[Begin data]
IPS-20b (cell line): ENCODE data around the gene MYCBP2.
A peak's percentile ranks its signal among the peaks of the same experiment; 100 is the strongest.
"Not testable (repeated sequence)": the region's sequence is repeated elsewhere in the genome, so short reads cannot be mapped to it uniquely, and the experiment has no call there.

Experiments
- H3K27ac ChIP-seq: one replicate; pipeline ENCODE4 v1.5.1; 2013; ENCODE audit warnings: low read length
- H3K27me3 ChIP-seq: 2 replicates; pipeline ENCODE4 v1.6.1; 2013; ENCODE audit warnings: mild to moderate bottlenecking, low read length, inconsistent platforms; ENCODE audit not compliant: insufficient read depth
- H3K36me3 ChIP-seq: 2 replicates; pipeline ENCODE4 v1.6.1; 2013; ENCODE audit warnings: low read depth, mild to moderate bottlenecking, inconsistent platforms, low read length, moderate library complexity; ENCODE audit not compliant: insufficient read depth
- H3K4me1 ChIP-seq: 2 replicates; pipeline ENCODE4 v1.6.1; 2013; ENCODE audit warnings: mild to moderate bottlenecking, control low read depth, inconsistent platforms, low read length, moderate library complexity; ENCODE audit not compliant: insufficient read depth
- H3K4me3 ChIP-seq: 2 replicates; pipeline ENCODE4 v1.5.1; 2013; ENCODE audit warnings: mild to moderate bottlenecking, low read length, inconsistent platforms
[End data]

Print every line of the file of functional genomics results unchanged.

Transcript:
IPS-20b (cell line): ENCODE data around the gene MYCBP2.
A peak's percentile ranks its signal among the peaks of the same experiment; 100 is the strongest.
"Not testable (repeated sequence)": the region's sequence is repeated elsewhere in the genome, so short reads cannot be mapped to it uniquely, and the experiment has no call there.

Experiments
- H3K27ac ChIP-seq: one replicate; pipeline ENCODE4 v1.5.1; 2013; ENCODE audit warnings: low read length
- H3K27me3 ChIP-seq: 2 replicates; pipeline ENCODE4 v1.6.1; 2013; ENCODE audit warnings: mild to moderate bottlenecking, low read length, inconsistent platforms; ENCODE audit not compliant: insufficient read depth
- H3K36me3 ChIP-seq: 2 replicates; pipeline ENCODE4 v1.6.1; 2013; ENCODE audit warnings: low read depth, mild to moderate bottlenecking, inconsistent platforms, low read length, moderate library complexity; ENCODE audit not compliant: insufficient read depth
- H3K4me1 ChIP-seq: 2 replicates; pipeline ENCODE4 v1.6.1; 2013; ENCODE audit warnings: mild to moderate bottlenecking, control low read depth, inconsistent platforms, low read length, moderate library complexity; ENCODE audit not compliant: insufficient read depth
- H3K4me3 ChIP-seq: 2 replicates; pipeline ENCODE4 v1.5.1; 2013; ENCODE audit warnings: mild to moderate bottlenecking, low read length, inconsistent platforms